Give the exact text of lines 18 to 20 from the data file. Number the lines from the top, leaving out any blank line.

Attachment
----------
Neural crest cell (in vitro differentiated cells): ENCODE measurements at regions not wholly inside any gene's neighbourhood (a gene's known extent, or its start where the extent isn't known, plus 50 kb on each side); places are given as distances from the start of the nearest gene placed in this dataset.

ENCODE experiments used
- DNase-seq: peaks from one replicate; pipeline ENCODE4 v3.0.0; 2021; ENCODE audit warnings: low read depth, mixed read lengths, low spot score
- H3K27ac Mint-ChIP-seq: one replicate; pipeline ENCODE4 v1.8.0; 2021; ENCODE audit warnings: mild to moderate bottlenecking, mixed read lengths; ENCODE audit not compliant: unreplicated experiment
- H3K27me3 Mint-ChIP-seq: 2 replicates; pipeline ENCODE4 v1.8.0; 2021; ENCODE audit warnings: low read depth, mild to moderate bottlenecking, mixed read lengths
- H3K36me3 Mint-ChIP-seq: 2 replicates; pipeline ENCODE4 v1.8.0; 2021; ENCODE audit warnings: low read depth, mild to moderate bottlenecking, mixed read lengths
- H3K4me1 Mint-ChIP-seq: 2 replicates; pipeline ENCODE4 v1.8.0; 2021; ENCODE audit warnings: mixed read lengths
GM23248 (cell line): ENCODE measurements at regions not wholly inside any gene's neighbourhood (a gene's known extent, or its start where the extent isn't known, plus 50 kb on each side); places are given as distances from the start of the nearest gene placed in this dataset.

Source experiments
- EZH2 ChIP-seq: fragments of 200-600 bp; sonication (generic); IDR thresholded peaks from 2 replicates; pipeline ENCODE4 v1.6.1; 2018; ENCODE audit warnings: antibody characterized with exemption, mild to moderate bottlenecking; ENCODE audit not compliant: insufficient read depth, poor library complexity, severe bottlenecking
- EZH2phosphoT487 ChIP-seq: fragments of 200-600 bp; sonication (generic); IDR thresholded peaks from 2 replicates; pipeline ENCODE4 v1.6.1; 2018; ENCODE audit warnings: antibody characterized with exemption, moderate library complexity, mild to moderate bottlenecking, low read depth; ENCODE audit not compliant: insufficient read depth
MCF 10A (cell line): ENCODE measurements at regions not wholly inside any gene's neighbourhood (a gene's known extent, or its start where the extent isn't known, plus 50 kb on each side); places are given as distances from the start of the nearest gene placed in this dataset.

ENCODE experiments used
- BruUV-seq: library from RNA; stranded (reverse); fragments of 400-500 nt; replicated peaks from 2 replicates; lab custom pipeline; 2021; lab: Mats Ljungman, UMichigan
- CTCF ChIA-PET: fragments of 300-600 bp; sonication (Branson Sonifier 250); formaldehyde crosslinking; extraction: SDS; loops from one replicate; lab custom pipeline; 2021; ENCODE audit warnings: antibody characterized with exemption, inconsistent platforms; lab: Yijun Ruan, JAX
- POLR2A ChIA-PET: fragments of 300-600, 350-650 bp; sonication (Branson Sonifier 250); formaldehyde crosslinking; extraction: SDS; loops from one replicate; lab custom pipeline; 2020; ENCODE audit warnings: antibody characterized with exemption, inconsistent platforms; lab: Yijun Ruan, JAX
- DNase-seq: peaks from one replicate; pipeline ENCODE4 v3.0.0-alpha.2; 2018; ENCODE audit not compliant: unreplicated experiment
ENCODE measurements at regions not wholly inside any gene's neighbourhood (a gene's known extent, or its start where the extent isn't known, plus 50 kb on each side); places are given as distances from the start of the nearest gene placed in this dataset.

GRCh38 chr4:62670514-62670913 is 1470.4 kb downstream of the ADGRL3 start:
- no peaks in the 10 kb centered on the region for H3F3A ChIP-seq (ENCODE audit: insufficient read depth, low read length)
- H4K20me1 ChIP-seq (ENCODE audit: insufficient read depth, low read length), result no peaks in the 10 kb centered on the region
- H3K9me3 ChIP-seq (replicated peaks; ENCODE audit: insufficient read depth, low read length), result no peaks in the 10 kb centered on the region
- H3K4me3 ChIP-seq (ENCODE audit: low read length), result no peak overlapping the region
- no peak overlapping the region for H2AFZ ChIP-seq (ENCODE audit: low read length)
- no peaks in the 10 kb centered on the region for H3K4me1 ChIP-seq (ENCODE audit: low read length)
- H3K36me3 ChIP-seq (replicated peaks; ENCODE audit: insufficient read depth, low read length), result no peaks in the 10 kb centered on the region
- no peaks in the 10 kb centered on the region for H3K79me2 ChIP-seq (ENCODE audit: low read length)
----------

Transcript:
ENCODE measurements at regions not wholly inside any gene's neighbourhood (a gene's known extent, or its start where the extent isn't known, plus 50 kb on each side); places are given as distances from the start of the nearest gene placed in this dataset.

GRCh38 chr4:62670514-62670913 is 1470.4 kb downstream of the ADGRL3 start:
- no peaks in the 10 kb centered on the region for H3F3A ChIP-seq (ENCODE audit: insufficient read depth, low read length)